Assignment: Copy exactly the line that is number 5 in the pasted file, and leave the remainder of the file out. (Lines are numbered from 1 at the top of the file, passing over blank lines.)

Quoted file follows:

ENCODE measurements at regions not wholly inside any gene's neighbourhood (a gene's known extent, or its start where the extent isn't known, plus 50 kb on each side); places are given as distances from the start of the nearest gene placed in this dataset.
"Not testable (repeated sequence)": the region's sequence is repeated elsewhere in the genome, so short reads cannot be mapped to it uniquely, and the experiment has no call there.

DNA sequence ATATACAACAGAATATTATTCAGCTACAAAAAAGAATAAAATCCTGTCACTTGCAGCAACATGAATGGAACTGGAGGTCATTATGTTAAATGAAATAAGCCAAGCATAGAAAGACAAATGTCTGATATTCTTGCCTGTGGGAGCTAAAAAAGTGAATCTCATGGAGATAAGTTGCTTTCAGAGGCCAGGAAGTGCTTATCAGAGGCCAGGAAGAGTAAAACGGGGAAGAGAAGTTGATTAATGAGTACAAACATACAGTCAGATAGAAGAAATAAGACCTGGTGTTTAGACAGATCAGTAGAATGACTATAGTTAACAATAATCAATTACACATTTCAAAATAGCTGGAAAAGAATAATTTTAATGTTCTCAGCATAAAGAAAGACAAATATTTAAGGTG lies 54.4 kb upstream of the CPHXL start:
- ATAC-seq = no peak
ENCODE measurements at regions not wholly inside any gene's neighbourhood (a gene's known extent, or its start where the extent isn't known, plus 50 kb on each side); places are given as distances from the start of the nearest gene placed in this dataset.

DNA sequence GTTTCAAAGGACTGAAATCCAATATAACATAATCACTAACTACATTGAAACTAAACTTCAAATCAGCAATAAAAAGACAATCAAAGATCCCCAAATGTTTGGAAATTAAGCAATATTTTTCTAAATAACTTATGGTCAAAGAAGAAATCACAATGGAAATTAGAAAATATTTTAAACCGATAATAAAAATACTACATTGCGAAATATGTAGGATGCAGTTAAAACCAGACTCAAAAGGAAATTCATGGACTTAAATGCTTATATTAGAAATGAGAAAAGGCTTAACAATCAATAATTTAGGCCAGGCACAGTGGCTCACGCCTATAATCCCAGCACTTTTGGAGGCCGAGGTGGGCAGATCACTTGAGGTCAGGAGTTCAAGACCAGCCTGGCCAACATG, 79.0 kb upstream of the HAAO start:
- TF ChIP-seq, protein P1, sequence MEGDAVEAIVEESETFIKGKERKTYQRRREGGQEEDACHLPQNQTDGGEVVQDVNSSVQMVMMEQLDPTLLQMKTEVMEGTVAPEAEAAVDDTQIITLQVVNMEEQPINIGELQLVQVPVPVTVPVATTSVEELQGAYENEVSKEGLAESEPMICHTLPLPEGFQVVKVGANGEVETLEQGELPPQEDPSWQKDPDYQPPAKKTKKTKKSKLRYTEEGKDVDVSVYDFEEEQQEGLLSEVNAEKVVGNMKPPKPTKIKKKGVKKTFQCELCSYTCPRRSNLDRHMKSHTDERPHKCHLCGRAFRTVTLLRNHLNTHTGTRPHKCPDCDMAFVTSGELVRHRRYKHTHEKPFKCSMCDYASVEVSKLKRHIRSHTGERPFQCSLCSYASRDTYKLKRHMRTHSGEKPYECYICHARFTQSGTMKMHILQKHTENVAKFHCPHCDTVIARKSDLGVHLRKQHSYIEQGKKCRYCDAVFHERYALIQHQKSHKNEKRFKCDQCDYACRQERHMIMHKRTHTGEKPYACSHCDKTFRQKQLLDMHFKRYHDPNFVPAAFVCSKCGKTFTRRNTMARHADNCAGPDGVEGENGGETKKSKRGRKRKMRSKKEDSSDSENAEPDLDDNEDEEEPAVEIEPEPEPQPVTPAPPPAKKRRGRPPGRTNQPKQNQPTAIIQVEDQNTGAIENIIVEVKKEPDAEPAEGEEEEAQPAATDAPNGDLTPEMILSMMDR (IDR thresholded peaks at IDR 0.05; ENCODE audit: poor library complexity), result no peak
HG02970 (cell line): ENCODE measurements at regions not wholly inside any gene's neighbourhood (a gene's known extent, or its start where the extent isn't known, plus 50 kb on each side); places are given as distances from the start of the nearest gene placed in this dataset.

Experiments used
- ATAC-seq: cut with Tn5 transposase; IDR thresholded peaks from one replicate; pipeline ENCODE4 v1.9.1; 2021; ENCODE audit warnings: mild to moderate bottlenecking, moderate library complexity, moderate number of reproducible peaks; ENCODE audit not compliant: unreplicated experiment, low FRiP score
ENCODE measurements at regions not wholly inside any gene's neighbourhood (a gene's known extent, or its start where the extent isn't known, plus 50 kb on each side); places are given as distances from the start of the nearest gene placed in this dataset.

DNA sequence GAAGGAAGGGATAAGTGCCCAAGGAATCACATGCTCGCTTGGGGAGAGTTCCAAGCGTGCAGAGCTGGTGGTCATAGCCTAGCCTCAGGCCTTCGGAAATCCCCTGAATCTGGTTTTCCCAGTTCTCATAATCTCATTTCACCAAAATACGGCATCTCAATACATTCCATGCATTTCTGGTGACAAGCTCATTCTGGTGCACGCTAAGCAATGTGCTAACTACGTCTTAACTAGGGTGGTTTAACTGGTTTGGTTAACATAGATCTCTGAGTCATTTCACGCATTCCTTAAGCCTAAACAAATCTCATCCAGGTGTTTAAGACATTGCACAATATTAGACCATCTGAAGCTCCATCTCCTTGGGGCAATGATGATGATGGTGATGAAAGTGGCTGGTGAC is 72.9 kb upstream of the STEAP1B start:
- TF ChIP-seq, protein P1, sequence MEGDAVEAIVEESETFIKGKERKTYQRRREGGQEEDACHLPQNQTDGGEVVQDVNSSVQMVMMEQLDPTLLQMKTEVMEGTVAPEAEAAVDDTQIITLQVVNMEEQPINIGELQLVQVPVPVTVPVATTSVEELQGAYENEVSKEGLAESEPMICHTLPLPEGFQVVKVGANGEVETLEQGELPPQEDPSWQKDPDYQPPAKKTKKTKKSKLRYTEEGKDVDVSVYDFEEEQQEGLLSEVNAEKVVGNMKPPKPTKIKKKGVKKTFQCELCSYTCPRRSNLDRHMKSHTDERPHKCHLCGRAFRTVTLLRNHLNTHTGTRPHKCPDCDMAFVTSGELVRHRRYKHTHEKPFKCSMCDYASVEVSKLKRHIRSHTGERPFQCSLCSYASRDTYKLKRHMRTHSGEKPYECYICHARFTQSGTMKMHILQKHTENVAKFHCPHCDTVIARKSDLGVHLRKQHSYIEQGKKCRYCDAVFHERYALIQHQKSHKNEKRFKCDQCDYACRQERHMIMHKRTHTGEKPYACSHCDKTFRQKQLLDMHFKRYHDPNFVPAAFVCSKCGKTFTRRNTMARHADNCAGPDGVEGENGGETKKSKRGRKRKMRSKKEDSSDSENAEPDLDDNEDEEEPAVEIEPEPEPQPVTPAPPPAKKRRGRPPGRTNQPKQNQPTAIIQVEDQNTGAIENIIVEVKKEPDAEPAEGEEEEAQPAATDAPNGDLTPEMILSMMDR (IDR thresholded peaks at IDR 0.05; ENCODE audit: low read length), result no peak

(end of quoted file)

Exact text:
ENCODE measurements at regions not wholly inside any gene's neighbourhood (a gene's known extent, or its start where the extent isn't known, plus 50 kb on each side); places are given as distances from the start of the nearest gene placed in this dataset.